Los Angeles County has agreed to pay a $50,000 settlement and instruct sheriff’s deputies to respect First Amendment rights to photograph and record their activities, according to a statement released earlier this week by the American Civil Liberties Union of Southern California.

The Los Angeles County Board of Supervisors approved the settlement on March 3, 2015, with the American Civil Liberties Union of Southern California and photographers Shawn Nee, Greggory Moore and Shane Quentin. (more…)

February 18th, 2015

Should Photogs Disqualified from World Press Be Banned? Org Says No, For Now

In the days since World Press Photo announced that 20 percent of the photographs they considered in the final rounds of the competition were disqualified for manipulation, many in the industry have called for WPP to release the offending images and make their standards more clear. In comments by jurors, WPP administrators and photographers published on the New York Times Lens Blog, 2015 competition jury chair and New York Times director of photography Michelle McNally noted that the manipulations led “many in the jury to feel we were being cheated, that they were being lied to.” World Press Photo jury secretary David Campbell notes that newspaper and wire service photographers get fired when they are caught manipulating news photos: “Narciso Contreras and Miguel Tova have lost their jobs because of manipulations that crossed the one line we can draw.”

These reactions beg the question: If World Press Photo is a reflection of the photojournalism industry, should photographers who attempted to deceive jurors—and the public—be banned from the competition? After all, newspaper and wire services have fired photographers who manipulated images.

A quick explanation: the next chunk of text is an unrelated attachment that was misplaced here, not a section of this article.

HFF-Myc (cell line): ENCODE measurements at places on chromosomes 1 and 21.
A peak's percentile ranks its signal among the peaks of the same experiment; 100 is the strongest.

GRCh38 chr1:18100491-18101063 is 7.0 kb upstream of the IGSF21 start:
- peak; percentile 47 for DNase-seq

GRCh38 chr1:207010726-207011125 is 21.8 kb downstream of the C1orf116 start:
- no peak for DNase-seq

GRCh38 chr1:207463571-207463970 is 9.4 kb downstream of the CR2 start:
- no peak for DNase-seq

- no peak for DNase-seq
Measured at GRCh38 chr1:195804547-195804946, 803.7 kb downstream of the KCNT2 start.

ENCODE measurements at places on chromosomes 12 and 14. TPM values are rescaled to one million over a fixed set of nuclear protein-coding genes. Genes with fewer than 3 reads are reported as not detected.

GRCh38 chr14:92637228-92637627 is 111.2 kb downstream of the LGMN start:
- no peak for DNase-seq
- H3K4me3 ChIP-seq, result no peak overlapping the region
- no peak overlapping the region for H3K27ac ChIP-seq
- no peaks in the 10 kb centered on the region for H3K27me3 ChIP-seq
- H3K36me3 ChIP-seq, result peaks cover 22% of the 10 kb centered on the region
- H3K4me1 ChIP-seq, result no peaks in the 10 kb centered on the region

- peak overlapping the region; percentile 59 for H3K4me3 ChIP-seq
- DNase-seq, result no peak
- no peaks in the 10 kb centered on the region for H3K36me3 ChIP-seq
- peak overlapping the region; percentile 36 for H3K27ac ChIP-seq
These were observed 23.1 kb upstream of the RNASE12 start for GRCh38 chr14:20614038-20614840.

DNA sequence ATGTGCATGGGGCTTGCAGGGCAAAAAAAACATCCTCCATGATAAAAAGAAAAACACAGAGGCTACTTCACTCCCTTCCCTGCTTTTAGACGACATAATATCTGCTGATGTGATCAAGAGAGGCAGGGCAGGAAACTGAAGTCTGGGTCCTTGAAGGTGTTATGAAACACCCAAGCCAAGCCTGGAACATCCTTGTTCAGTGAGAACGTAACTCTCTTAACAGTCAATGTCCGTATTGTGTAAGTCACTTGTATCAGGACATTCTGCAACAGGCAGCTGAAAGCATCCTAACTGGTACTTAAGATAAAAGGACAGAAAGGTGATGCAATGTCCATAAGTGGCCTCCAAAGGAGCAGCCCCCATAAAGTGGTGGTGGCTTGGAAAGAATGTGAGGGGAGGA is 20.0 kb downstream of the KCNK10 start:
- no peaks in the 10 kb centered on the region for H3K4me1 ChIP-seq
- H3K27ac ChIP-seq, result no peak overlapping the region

According to World Press Photo managing director Lars Boering, the organization is not currently planning to ban any photographers who submitted manipulated images to the competition. “I might discuss that with the board and the team that is organizing the competition,” he told PDN, adding that “a lot” of the disqualified photos were cases of “clumsy” Photoshop use rather than blatant attempts to deceive competition judges.

World Press Photo rules state: “The content of an image must not be altered. Only retouching that conforms to currently accepted standards in the industry is allowed.” In her statement on Lens, McNally clarified that the manipulation the jurors disqualified included “removing or adding information to the image, for example, like toning that rendered some parts so black that entire objects disappeared from the frame. The jury—which was flexible about toning, given industry standards — could not accept processing that blatantly added or removed elements of the picture.”